The Art of Nitrocellulose: Part 7 - Best Practices for Painting

The Art of Nitrocellulose: Part 7 - Best Practices for Painting

Mastering Nitrocellulose: Best Practices for Painting Your Guitar

When it comes to guitar finishing, nitrocellulose stands out as a classic choice, renowned for its aesthetic appeal and vintage charm. Used by iconic guitar makers in the early days, this finish remains popular today. However, achieving a flawless nitrocellulose finish requires understanding its nuances and adhering to best practices. Let's delve into the intricate process of painting a guitar with nitrocellulose. 

1. Pre warming Aerosols

Benefits of Warming Nitrocellulose Aerosols Prior to Use:

  • Improved Flow and Atomization: A slightly warmed aerosol can allow the nitrocellulose lacquer to thin out a bit, which can result in a more consistent and smoother spray. This ensures a more uniform coverage.
  • Reduced Viscosity: Cold lacquer can be more viscous and may not spray as evenly. A warmed can reduces this viscosity, facilitating a finer mist and better atomization.
  • Better Mixing: The propellants and solvents in the aerosol can mix more uniformly when the can is at a slightly warmer temperature, ensuring consistency in the spray.
  • Mitigate Cold-Weather Issues: If you're working in a cold environment, warming the can may help combat issues related to cold temperatures affecting the spray quality.

        Consequences of Warming Nitrocellulose Aerosols Prior to Use:

        • Overheating Risks: If warmed excessively, the internal pressure of the aerosol can increase dramatically, which poses the risk of the can bursting or the valve malfunctioning.
        • Rapid Drying: Warming the aerosol might cause the lacquer to dry much faster than intended. This rapid drying can lead to potential issues, like the inability for underlying moisture to escape, which might cause "blooming" or cloudiness in the finish.
        • Uneven Finish: If not warmed uniformly or if the can is too hot, it can lead to an uneven finish, with some areas drying faster than others.
        • Safety Concerns: Using direct heat or an open flame to warm the can is dangerous and can lead to fires or the can exploding.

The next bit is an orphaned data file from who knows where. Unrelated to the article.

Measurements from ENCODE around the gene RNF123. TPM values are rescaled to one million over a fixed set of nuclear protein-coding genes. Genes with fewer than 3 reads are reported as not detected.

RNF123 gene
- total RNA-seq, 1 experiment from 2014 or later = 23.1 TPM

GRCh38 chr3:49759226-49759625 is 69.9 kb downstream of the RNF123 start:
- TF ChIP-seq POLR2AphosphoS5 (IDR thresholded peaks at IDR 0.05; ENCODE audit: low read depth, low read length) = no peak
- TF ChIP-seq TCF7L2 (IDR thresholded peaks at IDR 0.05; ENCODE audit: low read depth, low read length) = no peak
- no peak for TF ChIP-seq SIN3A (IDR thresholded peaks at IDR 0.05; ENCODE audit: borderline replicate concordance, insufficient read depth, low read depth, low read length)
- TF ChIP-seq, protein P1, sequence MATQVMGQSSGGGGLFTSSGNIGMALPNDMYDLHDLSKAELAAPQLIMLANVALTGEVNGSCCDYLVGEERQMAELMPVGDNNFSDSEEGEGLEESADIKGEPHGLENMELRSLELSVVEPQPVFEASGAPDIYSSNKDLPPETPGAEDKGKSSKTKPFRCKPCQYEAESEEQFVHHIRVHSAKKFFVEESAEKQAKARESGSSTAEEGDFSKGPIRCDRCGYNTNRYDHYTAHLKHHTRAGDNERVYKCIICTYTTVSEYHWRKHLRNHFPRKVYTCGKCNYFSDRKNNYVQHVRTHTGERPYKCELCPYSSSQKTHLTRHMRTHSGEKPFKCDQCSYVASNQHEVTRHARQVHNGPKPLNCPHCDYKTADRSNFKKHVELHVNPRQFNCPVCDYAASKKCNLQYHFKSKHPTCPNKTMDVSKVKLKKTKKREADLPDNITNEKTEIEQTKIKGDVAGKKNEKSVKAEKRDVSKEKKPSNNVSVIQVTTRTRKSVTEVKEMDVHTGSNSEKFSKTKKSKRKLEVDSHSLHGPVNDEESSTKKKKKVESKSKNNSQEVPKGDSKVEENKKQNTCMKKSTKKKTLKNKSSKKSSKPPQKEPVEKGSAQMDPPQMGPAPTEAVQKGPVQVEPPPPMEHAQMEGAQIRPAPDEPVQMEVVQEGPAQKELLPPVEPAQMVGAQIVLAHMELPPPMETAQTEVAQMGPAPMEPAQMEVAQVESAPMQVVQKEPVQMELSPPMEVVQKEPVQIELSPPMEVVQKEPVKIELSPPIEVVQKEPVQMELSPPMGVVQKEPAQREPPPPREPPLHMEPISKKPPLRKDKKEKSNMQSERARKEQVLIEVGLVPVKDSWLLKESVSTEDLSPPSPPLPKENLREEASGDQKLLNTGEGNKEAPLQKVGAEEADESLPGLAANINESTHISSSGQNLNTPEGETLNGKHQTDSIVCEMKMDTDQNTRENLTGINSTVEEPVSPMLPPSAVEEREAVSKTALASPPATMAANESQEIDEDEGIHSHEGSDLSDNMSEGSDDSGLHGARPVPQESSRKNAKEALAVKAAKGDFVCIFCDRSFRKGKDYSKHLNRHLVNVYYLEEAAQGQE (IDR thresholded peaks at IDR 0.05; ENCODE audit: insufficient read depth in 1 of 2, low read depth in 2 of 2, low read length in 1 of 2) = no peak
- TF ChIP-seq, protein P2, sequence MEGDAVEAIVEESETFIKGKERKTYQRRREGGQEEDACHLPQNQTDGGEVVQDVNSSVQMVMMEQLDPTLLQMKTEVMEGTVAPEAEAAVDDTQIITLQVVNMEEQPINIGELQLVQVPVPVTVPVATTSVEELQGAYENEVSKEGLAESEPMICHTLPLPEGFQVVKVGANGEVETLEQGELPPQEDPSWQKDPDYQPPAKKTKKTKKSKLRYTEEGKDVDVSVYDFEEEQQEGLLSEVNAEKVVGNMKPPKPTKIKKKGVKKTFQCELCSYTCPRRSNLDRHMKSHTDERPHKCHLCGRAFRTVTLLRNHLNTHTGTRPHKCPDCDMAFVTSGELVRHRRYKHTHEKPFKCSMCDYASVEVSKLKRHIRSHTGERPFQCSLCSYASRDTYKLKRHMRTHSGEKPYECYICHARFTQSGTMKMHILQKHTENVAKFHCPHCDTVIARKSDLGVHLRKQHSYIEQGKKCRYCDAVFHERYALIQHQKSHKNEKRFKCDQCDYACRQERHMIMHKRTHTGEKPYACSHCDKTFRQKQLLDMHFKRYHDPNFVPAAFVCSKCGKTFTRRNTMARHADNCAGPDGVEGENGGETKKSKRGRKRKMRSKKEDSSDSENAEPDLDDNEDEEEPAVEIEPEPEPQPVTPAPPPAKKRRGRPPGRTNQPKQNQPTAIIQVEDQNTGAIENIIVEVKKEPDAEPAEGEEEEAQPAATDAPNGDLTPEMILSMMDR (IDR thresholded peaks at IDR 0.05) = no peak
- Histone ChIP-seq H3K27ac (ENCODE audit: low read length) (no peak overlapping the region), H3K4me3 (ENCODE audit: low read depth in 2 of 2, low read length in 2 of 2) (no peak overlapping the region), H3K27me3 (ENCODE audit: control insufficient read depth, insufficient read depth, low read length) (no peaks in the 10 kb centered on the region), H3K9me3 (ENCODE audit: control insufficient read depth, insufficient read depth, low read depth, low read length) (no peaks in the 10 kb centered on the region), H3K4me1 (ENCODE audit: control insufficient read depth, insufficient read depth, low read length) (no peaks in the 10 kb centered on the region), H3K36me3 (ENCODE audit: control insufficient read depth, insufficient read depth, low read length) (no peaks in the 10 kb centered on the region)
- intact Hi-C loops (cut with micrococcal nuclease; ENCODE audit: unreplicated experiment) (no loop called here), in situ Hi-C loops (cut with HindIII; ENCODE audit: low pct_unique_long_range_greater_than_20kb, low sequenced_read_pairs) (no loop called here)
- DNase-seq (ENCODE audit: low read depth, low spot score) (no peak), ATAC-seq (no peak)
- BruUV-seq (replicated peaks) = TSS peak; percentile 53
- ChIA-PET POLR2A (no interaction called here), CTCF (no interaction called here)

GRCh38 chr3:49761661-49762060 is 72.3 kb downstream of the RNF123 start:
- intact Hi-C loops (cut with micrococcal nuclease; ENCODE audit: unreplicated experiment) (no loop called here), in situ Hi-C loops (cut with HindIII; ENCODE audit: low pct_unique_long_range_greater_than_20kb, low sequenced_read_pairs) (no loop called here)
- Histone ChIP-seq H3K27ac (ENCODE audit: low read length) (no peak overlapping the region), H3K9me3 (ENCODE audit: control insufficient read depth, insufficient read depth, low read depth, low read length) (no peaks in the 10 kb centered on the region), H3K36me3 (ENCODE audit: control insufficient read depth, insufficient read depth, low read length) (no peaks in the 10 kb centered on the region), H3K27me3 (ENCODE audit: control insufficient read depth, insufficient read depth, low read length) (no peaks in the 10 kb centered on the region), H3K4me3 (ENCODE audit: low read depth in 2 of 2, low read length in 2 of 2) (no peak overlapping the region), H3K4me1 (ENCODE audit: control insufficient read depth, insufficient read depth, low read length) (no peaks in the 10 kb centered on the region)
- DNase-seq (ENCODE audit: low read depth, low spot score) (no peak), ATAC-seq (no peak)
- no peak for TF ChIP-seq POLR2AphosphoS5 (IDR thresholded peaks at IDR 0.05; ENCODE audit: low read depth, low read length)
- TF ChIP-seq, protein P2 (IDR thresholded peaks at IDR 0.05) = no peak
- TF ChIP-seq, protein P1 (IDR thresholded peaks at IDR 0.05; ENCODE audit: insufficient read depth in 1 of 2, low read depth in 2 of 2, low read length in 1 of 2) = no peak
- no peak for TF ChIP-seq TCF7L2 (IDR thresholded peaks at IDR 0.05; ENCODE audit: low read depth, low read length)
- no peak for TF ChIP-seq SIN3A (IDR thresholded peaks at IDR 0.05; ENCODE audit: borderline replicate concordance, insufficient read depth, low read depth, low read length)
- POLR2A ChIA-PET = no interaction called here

Although numerous online sources recommend pre-heating aerosols, we don't advocate for this approach. Our aerosol products contain fast-drying binders that aren't designed to be warmed. Heating the aerosol accelerates the drying process beyond normal conditions, potentially trapping moisture before the paint fully dries, leading to a flawed, 'blooming' finish

          2. Application: Light, Thin Coats

          Always begin with light, thin coats. Applying nitrocellulose in this manner ensures an even finish, reduces the risk of runs or drips, and allows for a gradual build-up. This method provides better control, letting you achieve the desired thickness and opacity over multiple applications.

          3. Drying Time: Swift and Efficient

          One of the advantages of nitrocellulose is its rapid drying time. Within about 20 minutes, it becomes touch-dry, allowing for multiple coats to be applied in a single session if needed.

          4. Sanding Between Coats: Not Always Necessary

          Contrary to many other paint finishes, nitrocellulose doesn't demand sanding between coats. Being solvent-based, the fresh coat "melts" into the one beneath, ensuring a smooth overlay.

          However, for those seeking a near-perfect finish with minimal orange peel effect (a texture resembling the skin of an orange), a light buffing with 000 grade wire wool between coats can be advantageous. This smoothens the finish and reduces the amount of sanding required at the end. Remember, though, to meticulously remove any residue from the wire wool before applying the next coat to prevent contamination.

          5. Transitioning Between Products

          Moving from one type of nitrocellulose product to another, such as from a primer to a solid topcoat, is refreshingly straightforward. There's no need for a rigorous sanding process in between. Simply wait for 24 hours to ensure that the underlying layer is fully dry, and then you can proceed with the next product.

          6. Patience After Completion

          Once you've applied the final coat and achieved the desired look, the waiting game begins. Allow the guitar to rest for at least two weeks. This ensures the nitrocellulose finish fully hardens, setting the stage for a final sanding and polishing. This patience pays dividends, allowing for a smooth, high-quality finish that'll be both visually striking and durable.

          In Conclusion

          Painting a guitar with nitrocellulose might seem daunting at first, but with the right technqiues and patience, the process becomes less of a challenge and more of an art form. Adhering to these best practices will not only result in a beautiful instrument, but also one that carries the legacy and tradition of iconic guitars from yesteryears. Whether you're a seasoned luthier or an enthusiast giving your cherished instrument a new look, these guidelines will ensure your guitar stands out both on and off stage.

          Read part 8

          Back to blog